On stage, Jeff Hayenga (You Can’t Take It With You) and Carol Schultz (The Foreigner) are Mr. and Mrs. Winslow. Their children are Kathleen Wise as the strong-willed Catherine, Hunter Canning as the playful troublemaker, Dickie, and Jay Stalder as Ronnie. Peggy Billo (The Diary of Anne Frank), William Connell (The Mousetrap), Kai Klose, Amy Loui, Michael James Reed (A Midsummer Night’s Dream) and Jay Stratton (Venus in Fur) complete the cast.

We are grateful for the opportunity to see this play at the Rep.

XANADU WRAP-UP

 

 

Xanadu Thanks to Forms I & II!

Thank you to all the Form I & II mothers who came on Wednesday and Friday to help with skirting, table setting and packaging macarons. Thank you as well to those who helped with set up and in many other ways.  Your time and support were truly appreciated. So many wonderful friendships are forged while working on Xanadu. I hope you had that experience and that you will be involved with Xanadu next year.  Thanks also to all who attended An Evening in Paris.  It was a fabulous evening for our Priory family.  I can't wait to share the grand total at the Mothers’ Club Spring Luncheon in April!

Kim Kuchan
2015 Xanadu Chair

Fund-a-Need

If you were unable to attend Xanadu, but would like to make a contribution to this year’s Fund-a-Need project which will allow us to make needed improvements to the weight room and Corley Gym, please click here.  These facilities are used every day by students, monks, faculty, staff and alumni.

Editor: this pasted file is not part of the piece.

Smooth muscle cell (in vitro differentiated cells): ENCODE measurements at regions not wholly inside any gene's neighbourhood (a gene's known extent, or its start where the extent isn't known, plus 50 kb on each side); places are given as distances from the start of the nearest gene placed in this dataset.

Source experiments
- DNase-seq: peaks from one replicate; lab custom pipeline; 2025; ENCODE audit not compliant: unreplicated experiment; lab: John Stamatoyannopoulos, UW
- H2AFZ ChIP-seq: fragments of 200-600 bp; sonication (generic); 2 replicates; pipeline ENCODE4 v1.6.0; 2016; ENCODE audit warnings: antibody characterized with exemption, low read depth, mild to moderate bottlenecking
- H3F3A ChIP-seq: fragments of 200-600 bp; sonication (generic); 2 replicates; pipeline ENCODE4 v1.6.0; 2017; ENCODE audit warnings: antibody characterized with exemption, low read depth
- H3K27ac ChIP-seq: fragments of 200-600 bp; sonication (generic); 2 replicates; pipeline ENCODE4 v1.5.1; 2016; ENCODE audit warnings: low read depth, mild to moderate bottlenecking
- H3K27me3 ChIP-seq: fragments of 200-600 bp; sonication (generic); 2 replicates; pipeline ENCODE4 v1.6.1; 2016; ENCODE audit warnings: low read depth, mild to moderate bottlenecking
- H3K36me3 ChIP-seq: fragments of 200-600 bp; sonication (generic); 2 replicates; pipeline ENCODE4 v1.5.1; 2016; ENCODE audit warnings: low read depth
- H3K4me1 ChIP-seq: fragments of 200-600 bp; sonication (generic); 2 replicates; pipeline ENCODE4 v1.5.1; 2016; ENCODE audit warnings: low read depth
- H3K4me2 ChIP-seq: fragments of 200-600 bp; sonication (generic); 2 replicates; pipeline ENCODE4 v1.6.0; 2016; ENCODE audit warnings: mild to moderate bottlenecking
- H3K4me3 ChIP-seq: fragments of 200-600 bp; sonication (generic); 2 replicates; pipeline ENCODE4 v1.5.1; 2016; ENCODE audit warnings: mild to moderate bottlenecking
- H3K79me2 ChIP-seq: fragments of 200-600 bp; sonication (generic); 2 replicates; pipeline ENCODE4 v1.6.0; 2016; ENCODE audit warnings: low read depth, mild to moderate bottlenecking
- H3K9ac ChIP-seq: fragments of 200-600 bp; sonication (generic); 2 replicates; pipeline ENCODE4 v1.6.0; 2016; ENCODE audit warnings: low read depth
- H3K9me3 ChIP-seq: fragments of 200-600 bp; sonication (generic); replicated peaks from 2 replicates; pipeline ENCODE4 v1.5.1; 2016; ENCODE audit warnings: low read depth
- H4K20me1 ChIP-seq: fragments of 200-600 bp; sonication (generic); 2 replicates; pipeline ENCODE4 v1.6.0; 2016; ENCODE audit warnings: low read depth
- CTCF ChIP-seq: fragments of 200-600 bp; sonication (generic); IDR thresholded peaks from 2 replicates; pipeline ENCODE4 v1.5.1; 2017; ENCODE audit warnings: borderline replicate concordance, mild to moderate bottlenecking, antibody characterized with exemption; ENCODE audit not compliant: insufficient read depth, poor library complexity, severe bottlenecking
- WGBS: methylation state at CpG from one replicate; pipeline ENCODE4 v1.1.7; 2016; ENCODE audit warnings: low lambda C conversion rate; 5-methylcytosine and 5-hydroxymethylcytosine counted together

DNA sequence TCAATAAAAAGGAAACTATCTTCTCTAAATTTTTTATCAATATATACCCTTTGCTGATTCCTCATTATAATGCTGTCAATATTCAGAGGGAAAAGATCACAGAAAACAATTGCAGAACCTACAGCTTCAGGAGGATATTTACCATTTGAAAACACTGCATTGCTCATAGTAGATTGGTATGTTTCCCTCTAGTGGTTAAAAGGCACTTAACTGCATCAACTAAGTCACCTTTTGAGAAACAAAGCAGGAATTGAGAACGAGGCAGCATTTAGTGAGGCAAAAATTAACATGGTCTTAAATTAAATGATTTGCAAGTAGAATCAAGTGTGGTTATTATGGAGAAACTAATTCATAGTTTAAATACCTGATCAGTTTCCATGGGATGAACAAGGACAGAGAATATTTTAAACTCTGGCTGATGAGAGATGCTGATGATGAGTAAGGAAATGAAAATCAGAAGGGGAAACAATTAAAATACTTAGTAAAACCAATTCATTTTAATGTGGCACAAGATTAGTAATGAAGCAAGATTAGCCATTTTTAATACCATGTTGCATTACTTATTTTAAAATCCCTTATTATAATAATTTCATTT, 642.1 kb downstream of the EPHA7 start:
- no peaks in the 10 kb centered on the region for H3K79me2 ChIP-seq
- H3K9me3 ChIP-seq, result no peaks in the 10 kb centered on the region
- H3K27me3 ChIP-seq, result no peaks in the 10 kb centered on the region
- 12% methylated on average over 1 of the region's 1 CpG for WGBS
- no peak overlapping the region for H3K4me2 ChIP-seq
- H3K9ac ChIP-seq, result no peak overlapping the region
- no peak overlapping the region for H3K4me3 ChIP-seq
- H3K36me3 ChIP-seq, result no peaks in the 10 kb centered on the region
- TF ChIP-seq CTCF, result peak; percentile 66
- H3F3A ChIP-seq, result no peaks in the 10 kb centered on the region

Xanadu Sign Up Parties  

There’s still time to sign up for these fabulous parties…. 

Junior School Movie & Pizza Party
Friday February 27th, 4:45 – 7:15 p.m.    Cost $15/person
Join Brother Athanasius for pizza and a movie in the High School Commons and Kevin Kline Theatre. This is a “no-brainer” event that every Junior School boy will enjoy.

Trivia Night for Forms I & II
Friday, April 17th, 5:00 - 7:00 p.m.     Cost $25/person
Dining Hall
If your son loves trivia and Qdoba nachos, this party is for him! Sign your son up to join his friends in Forms I and II for an exciting night of fun questions and good eats. Join us and put those endless games of Trivia Crack to good use!

Junior School Parents’ Cocktail Party
Friday, May 1st, 7:00 p.m.                               Cost $30/person
**Please note the new date
Jill & Scott Trout and Ashley & Tyson Funk invite all Junior School parents to join them for a beautiful spring evening. Special guests include Diana and Jeff Hartnett and Carrie and Phil Lane! Don't miss this great evening of fun, conversation, cocktails, and tasty appetizers at the home of Jill & Scott Trout.

Class of 2015 & Parents’ Christmas Holiday Reunion Party
Friday, December 18, 2015, 7:00-10:00 p.m.  Cost $25/person
Don’t miss a wonderful opportunity to get together with fellow classmates and their parents over Christmas Break to reminisce and share tales of college life. 2015 Alums and their parents are welcome! Make sure you take advantage of this fun evening at the home of Karen and Amir Tajkarimi.

Please call Mary Rhodes (314.434.3690, ext 361) in the Development Office to sign up for a Xanadu Sign Up Party.

LOOKING AHEAD

Monday, February 16                                                       Presidents’ Day – no school

Wednesday, February 18                8:15 am                      Ash Wednesday – Mass in the Abbey Church (Coat and tie for boys)

Thursday, February 19                                                     Exams